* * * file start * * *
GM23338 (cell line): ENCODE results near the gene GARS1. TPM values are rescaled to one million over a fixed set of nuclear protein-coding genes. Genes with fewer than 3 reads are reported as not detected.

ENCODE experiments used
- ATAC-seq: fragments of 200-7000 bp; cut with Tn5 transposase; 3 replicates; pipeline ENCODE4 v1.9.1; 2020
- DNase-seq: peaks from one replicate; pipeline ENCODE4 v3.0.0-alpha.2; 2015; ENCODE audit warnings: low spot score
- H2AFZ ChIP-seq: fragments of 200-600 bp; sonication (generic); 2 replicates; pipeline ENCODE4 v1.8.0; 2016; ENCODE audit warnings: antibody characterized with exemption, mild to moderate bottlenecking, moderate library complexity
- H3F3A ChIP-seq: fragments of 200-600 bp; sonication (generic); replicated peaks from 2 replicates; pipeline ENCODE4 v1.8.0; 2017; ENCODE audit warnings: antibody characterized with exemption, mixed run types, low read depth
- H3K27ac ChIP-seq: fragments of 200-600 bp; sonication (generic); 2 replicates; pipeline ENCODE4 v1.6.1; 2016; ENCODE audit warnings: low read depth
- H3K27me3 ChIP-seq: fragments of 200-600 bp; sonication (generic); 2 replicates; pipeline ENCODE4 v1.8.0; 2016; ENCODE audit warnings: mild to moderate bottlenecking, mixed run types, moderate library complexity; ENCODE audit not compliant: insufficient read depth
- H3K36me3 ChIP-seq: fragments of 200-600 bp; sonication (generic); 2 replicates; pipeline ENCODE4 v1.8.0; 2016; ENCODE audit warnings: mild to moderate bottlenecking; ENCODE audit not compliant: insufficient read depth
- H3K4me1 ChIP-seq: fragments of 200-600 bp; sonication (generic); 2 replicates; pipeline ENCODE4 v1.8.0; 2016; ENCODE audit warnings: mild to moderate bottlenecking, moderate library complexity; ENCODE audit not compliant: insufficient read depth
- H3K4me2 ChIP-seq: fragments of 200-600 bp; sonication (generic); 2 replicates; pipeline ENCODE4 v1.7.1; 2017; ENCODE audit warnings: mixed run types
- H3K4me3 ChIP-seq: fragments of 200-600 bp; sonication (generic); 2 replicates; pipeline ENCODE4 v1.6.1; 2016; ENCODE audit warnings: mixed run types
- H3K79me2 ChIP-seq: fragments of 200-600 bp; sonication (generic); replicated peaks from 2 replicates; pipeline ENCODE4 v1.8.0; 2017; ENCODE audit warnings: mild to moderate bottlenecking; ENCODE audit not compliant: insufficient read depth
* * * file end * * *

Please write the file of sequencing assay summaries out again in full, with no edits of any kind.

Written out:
GM23338 (cell line): ENCODE results near the gene GARS1. TPM values are rescaled to one million over a fixed set of nuclear protein-coding genes. Genes with fewer than 3 reads are reported as not detected.

ENCODE experiments used
- ATAC-seq: fragments of 200-7000 bp; cut with Tn5 transposase; 3 replicates; pipeline ENCODE4 v1.9.1; 2020
- DNase-seq: peaks from one replicate; pipeline ENCODE4 v3.0.0-alpha.2; 2015; ENCODE audit warnings: low spot score
- H2AFZ ChIP-seq: fragments of 200-600 bp; sonication (generic); 2 replicates; pipeline ENCODE4 v1.8.0; 2016; ENCODE audit warnings: antibody characterized with exemption, mild to moderate bottlenecking, moderate library complexity
- H3F3A ChIP-seq: fragments of 200-600 bp; sonication (generic); replicated peaks from 2 replicates; pipeline ENCODE4 v1.8.0; 2017; ENCODE audit warnings: antibody characterized with exemption, mixed run types, low read depth
- H3K27ac ChIP-seq: fragments of 200-600 bp; sonication (generic); 2 replicates; pipeline ENCODE4 v1.6.1; 2016; ENCODE audit warnings: low read depth
- H3K27me3 ChIP-seq: fragments of 200-600 bp; sonication (generic); 2 replicates; pipeline ENCODE4 v1.8.0; 2016; ENCODE audit warnings: mild to moderate bottlenecking, mixed run types, moderate library complexity; ENCODE audit not compliant: insufficient read depth
- H3K36me3 ChIP-seq: fragments of 200-600 bp; sonication (generic); 2 replicates; pipeline ENCODE4 v1.8.0; 2016; ENCODE audit warnings: mild to moderate bottlenecking; ENCODE audit not compliant: insufficient read depth
- H3K4me1 ChIP-seq: fragments of 200-600 bp; sonication (generic); 2 replicates; pipeline ENCODE4 v1.8.0; 2016; ENCODE audit warnings: mild to moderate bottlenecking, moderate library complexity; ENCODE audit not compliant: insufficient read depth
- H3K4me2 ChIP-seq: fragments of 200-600 bp; sonication (generic); 2 replicates; pipeline ENCODE4 v1.7.1; 2017; ENCODE audit warnings: mixed run types
- H3K4me3 ChIP-seq: fragments of 200-600 bp; sonication (generic); 2 replicates; pipeline ENCODE4 v1.6.1; 2016; ENCODE audit warnings: mixed run types
- H3K79me2 ChIP-seq: fragments of 200-600 bp; sonication (generic); replicated peaks from 2 replicates; pipeline ENCODE4 v1.8.0; 2017; ENCODE audit warnings: mild to moderate bottlenecking; ENCODE audit not compliant: insufficient read depth